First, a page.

6. Register your business with Local Government Units (LGUs).
    Legalize the operation of your business in the city you live in by securing these documents from various LGUs:
    – Locational clearance (Zoning Administration Division, City Hall)
    – DTI or SEC certificate
    – Contract of a lease for rented space or Title and Tax Declaration for owned space
    – Barangay Clearance (Barangay Hall)
    Business Permit (BPLO, City Hall)
    Fire Safety Inspection Certificate (BFP)
    – Mayor’s Permit (Mayor’s Office, City Hall)
    Register with the Bureau of Internal Revenue (BIR).
    Accomplish and submit the following with the BIR:
    – BIR Form 1903 – Application for all types of business entities
    – BIR Form 0605 – Tax payment form for Annual Registration
    – BIR Form 1905 – For registration of Books of Account
    – BIR Form 1906 – Application for Authority to Print Receipts
    – BIR Form 2000 – For DST Shares and DST Lease for a Domestic Corporation
  7. Additional steps for corporations that will hire employees
    For corporations that will hire employees, you are required to provide government benefits for housing, social security, and health. This is done through registration with the following government agencies:
    – Home Development Mutual Fund (Pag-IBIG Fund)
    – Social Security System (SSS)
    – Philippine Health Insurance Corporation (PhilHealth)

Additional Business Incorporation Compliances:

The process of business registration can vary depending on the nature of your business. Some require additional requirements and the acquisition of extra licenses.

Some Businesses in the Philippines which requires licenses, permits or certifications include, but are not limited to:

  • Agricultural Production
  • Construction Business (PCAB license)
  • Banking and Finance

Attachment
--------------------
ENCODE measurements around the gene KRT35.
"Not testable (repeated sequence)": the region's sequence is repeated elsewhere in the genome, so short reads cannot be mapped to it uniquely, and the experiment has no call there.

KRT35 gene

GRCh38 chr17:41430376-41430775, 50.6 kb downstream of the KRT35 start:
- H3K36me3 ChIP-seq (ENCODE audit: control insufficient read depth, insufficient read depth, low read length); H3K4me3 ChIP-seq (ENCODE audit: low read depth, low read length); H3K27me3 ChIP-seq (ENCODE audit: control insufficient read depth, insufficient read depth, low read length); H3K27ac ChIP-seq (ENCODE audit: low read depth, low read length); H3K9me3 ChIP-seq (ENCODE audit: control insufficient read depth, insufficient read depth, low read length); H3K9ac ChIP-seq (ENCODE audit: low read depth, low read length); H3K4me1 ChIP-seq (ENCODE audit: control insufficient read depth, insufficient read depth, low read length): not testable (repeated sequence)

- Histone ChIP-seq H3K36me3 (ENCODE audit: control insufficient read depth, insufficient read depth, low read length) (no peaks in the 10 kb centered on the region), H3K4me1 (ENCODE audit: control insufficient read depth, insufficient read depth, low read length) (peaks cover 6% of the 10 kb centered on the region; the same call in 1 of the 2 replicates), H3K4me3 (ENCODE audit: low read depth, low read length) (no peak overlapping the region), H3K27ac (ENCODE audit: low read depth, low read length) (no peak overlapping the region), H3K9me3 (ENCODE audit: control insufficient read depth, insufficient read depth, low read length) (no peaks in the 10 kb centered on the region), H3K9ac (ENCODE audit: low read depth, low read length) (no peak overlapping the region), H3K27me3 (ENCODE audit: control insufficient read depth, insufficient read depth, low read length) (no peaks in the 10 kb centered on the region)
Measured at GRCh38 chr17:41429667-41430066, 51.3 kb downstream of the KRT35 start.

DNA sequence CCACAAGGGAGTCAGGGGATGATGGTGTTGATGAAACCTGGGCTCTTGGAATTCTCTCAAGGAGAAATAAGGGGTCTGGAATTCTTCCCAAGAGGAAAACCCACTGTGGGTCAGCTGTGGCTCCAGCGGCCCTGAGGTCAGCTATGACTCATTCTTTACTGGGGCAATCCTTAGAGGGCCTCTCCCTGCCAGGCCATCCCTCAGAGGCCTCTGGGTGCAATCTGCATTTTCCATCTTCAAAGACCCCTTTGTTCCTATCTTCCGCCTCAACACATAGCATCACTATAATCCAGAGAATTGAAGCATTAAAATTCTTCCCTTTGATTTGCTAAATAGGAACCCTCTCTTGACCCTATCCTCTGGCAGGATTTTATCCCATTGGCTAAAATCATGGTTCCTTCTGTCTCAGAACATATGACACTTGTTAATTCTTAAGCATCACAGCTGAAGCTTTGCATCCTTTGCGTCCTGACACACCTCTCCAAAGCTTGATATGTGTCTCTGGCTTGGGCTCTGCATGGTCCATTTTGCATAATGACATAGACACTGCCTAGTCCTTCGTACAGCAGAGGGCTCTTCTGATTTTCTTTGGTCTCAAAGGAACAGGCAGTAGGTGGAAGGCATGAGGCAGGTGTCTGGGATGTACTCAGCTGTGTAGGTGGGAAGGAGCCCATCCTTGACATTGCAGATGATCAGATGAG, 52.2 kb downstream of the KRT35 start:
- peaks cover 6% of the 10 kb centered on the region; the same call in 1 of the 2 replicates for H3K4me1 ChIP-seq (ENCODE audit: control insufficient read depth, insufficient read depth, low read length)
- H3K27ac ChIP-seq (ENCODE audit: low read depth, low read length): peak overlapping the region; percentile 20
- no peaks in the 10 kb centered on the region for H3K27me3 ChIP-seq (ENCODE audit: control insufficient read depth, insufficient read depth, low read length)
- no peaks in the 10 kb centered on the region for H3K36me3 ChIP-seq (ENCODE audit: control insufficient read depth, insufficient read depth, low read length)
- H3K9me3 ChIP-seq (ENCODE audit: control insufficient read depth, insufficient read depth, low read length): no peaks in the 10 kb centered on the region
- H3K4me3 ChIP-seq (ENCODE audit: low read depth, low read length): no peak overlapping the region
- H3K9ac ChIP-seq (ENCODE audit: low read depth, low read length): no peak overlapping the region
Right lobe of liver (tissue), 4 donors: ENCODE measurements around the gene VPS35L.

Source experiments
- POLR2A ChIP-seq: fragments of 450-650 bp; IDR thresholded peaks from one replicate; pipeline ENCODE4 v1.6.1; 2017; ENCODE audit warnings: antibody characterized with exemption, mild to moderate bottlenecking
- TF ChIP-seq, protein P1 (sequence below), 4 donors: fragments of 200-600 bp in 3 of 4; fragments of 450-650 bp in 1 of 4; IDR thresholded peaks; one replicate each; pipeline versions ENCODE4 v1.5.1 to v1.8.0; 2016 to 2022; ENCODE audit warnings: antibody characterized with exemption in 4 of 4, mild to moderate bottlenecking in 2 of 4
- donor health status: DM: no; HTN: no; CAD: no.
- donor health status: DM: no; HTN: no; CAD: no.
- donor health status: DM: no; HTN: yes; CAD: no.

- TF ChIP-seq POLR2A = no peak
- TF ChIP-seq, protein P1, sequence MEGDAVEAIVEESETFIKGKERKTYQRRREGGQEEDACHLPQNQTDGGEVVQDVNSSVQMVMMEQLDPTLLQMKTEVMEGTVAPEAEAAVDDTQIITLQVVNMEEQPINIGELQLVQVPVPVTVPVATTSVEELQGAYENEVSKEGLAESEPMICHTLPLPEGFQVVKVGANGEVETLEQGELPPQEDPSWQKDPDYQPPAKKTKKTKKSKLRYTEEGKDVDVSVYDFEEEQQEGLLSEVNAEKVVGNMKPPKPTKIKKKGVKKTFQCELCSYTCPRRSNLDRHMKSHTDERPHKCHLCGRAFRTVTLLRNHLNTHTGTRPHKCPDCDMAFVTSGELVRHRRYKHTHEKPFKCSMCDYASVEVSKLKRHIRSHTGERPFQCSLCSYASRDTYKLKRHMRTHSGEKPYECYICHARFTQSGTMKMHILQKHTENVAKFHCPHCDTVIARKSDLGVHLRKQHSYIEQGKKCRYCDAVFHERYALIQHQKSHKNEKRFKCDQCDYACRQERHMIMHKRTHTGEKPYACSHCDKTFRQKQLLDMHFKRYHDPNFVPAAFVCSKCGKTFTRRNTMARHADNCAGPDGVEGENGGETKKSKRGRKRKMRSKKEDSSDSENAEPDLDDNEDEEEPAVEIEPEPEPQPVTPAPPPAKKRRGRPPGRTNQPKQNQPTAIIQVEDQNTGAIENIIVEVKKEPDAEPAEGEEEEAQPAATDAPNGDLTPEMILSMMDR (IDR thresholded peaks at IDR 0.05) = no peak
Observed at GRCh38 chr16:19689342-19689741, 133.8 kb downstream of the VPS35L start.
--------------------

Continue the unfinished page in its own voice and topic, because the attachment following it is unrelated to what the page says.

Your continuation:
• Cosmetic or Pharmaceutical Industry
  • Energy-related Services
  • Import and Export Trafficking
  • Manpower or Recruitment Agency
  • Mining and Mineral Processing
  • Oil and Gas Sector
  • Security-related Industry

Additional Services After Business Registration

Apart from obtaining licenses, businesses established in the country also need to attend to other aspects of running a business, namely:

Saving time, effort, and money is always a top consideration when going through application processes, business registrations, and other requirements. That’s where we come in, simplifying business and helping our clients achieve their business needs while they focus on running and growing their business(es).

Triple i Consulting is the first ISO 9001:2008 firm in the Philippines to provide company and business registration services. If you’re in need of assistance with  company incorporation or business registration, please contact us so we can help you!

For businesses that register and are incorporated in the Philippines, the government has created an excellent plan to encourage investments in the form of tax and non-tax benefits. During business registration, a business either exporting its products and services or operating a domestic industry listed in the 2019 Investment Priorities Plan could qualify for tax benefits from the Board of Investment (BOI) or the Philippine Economic Zone Authority (PEZA), and other potential options.

Benefits May Include:

  • Income tax holiday
  • Duty-free import of capital equipment
  • Reduced wharfage fees
  • VAT exemption
  • Employment of foreign nationals
  • Special investors’ visa

To schedule a free initial consultation with one of our registration experts, please get in touch with us using any of the following channels:

Leave the intricacies of business registration to us while you focus on achieving your core objectives.